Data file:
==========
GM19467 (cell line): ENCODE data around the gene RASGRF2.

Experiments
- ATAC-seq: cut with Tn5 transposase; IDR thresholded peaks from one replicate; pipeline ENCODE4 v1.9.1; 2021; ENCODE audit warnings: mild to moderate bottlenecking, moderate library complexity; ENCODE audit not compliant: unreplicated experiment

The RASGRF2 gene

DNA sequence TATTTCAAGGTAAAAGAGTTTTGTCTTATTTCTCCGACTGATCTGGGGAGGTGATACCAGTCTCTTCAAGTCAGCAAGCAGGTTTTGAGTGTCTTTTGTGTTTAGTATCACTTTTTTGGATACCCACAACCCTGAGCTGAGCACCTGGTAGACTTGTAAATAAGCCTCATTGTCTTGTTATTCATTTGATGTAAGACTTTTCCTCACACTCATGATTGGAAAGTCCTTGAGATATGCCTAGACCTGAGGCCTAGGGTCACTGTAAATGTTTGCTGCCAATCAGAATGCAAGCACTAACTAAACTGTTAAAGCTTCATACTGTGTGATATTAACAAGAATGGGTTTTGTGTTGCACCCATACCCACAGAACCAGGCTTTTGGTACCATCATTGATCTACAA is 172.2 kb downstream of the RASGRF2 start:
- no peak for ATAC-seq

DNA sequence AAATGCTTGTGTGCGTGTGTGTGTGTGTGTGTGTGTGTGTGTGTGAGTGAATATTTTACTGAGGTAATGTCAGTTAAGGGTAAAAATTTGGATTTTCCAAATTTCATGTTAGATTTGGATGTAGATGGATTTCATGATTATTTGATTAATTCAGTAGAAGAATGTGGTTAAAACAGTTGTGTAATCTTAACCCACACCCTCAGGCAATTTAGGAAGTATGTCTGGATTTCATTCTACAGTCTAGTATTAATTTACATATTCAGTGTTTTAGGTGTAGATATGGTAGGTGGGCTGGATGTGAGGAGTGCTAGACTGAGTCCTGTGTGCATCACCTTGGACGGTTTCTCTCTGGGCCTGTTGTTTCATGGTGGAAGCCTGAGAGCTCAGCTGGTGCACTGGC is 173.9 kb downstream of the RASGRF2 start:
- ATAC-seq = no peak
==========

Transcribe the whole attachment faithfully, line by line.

GM19467 (cell line): ENCODE data around the gene RASGRF2.

Experiments
- ATAC-seq: cut with Tn5 transposase; IDR thresholded peaks from one replicate; pipeline ENCODE4 v1.9.1; 2021; ENCODE audit warnings: mild to moderate bottlenecking, moderate library complexity; ENCODE audit not compliant: unreplicated experiment

The RASGRF2 gene

DNA sequence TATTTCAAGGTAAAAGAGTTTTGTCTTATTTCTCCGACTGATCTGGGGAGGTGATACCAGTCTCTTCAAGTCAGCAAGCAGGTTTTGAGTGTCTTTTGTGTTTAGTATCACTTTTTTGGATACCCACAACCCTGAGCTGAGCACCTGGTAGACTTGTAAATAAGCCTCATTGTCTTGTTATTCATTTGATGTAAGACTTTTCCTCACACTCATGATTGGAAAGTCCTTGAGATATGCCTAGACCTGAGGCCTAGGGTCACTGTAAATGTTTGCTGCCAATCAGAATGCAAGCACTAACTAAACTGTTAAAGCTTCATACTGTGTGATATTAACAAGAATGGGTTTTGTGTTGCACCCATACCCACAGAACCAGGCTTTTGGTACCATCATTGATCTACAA is 172.2 kb downstream of the RASGRF2 start:
- no peak for ATAC-seq

DNA sequence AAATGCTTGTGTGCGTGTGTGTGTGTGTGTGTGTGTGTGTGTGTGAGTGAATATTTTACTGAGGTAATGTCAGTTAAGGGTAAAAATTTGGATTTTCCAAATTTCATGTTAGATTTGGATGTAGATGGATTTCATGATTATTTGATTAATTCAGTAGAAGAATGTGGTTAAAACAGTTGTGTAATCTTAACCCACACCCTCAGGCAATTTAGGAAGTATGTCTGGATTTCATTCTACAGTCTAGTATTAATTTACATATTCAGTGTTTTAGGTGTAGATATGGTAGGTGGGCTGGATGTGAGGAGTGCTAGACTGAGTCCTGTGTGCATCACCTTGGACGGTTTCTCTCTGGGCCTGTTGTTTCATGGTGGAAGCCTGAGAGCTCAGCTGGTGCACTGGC is 173.9 kb downstream of the RASGRF2 start:
- ATAC-seq = no peak